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Photo by FREDDIE HERPIN, Photographer

Contributing Writer

St. Landry Parish president Jessie Bellard is not in favor of using public funding to move a Confederate monument off the Courthouse Square, but he admits he might not be any other choice.

Bellard said on during a Friday interview with St, Landry Now that at this point he sees no other option than spending parish government money to remove the 102-year-old monument that the Parish Council has voted in a resolution to send elsewhere.

“I see no other way than to (use parish government funding) unless someone is willing to donate time and money. Unless there is someone who steps up and volunteers to pay to have it moved then I see no other way that we can do it,” Bellard said.

The Council voted March 16 to give Bellard 30 days to determine how to acquire funding that would move the monument to another location.

Members of the Council have not offered any alternatives to funding the removal of the monument. Some council members said they might like to sell it.

On Wednesday night an Administrative Committee voted to proceed with the removal of the monument. The entire Council convenes April 20 to make perhaps a final decision on the fate of the monument which was placed at the Courthouse in 1920 by the Louisiana Division of the United Daughters of the Confederacy.

Council members as well as individuals speaking at three separate meetings that began in March have debated the fate of the monument. 

Some of those who have spoken since March 2 at Council meetings say the monument was erected to honor local residents who fought for the Confederacy. Others have claimed the monument stands as a symbol of oppression for Blacks who were attempting to secure voting rights during the first part of the 20th century.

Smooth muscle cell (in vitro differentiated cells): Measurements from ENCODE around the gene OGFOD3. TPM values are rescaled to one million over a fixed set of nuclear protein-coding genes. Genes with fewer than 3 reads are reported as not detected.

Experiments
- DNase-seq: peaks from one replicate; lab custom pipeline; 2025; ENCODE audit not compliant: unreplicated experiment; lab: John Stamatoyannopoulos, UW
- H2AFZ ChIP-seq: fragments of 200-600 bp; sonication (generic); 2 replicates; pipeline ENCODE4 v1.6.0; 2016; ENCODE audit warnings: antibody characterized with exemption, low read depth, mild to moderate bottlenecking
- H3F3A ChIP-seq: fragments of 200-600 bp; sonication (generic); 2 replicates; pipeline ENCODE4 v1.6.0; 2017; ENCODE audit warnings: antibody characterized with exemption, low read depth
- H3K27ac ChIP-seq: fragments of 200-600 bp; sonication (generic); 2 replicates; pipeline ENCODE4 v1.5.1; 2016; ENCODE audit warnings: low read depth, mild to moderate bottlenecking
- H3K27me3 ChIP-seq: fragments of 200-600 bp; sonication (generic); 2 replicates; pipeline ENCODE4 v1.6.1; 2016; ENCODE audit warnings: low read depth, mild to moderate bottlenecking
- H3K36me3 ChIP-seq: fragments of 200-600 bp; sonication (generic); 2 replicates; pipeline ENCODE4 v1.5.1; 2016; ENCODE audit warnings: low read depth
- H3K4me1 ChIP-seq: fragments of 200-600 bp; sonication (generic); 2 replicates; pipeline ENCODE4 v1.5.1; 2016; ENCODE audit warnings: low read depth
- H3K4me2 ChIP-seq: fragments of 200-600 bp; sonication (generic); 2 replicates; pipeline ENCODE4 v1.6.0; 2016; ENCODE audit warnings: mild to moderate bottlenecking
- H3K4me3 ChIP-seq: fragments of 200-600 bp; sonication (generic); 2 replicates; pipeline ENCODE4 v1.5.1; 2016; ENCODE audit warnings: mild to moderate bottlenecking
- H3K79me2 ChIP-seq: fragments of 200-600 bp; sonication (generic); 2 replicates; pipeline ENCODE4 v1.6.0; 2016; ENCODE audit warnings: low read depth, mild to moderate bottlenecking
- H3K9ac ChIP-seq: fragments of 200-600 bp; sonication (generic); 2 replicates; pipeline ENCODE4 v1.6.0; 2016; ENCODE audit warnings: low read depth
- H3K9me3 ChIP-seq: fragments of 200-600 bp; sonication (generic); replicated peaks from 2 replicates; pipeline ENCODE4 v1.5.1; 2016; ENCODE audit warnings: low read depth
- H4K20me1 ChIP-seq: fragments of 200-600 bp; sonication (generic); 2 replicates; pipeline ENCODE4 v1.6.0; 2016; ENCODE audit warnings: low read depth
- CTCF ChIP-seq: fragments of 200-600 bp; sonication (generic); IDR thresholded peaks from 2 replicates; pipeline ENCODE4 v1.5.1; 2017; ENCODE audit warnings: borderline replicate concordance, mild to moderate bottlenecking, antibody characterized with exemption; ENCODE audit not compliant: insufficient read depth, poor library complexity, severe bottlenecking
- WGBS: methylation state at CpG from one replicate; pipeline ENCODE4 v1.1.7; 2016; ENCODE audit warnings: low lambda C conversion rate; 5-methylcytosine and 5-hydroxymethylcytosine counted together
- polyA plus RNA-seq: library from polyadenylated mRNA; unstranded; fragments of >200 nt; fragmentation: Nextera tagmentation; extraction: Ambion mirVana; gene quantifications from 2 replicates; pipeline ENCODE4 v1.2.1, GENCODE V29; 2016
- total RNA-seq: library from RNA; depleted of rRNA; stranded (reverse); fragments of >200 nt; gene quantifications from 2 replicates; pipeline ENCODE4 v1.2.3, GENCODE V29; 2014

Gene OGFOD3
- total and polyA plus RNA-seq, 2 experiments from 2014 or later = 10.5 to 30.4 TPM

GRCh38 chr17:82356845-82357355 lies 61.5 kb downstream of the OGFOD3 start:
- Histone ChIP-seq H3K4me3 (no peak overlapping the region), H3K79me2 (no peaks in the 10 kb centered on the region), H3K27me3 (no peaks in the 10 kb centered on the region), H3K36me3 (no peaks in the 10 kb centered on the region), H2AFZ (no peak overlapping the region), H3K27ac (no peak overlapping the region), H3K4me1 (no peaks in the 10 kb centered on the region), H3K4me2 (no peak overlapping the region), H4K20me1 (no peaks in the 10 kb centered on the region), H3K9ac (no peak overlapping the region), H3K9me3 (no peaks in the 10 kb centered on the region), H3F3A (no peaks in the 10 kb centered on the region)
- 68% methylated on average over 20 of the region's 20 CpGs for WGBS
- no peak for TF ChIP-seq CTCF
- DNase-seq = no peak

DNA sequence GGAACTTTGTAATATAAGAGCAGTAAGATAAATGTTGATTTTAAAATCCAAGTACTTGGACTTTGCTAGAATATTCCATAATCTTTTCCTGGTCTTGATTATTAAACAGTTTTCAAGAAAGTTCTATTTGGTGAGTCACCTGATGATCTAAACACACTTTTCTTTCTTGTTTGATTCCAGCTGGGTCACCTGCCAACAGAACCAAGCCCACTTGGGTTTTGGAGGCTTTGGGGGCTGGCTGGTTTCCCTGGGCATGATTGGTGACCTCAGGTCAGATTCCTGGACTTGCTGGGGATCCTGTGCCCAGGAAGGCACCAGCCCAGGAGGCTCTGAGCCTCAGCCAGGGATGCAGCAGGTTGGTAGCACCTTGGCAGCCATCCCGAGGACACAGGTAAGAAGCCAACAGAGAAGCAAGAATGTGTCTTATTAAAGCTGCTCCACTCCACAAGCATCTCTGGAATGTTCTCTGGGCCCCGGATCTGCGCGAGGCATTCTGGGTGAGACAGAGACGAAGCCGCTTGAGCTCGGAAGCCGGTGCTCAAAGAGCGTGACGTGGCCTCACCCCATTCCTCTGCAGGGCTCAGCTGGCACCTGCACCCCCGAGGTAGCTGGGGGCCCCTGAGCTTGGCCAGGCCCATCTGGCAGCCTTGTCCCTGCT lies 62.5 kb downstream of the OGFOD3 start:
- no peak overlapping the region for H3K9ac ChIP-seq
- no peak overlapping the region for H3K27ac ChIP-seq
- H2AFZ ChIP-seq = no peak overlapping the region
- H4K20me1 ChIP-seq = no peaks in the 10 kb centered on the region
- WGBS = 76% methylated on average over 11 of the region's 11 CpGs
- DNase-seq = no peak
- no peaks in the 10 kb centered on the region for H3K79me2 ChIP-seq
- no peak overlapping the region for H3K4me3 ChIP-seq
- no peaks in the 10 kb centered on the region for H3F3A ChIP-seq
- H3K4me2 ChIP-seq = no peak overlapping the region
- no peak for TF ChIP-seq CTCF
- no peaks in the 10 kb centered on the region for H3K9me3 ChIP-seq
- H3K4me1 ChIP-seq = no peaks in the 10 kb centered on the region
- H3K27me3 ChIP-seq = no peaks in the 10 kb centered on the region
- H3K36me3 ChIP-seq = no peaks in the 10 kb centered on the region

Former St. Landry District attorney Charles Cravins who told a parish wide Black History program Feb. 26 that the monument needs to be removed since it was constructed as a way of intimidating Blacks who at the time were being intimidated by members of the parish White Camelia and related Klan white supremacy groups.

Craving said during one of the meetings that he didn’t care who paid for the monument’s removal, but he added that it should not be parish government.

At Wednesday’s meeting local contractor James Bellard offered to remove the monument without expense to parish government. Bellard did not indicate where he intended to bring the monument if the Council allowed him to use his own finances.

Jessie Bellard, who is not related to James Bellard, said that on Friday Bellard offered to repurpose the monument and dedicate to Father Albert McKnight, former pastor at Holy Ghost Catholic Church in Opelousas.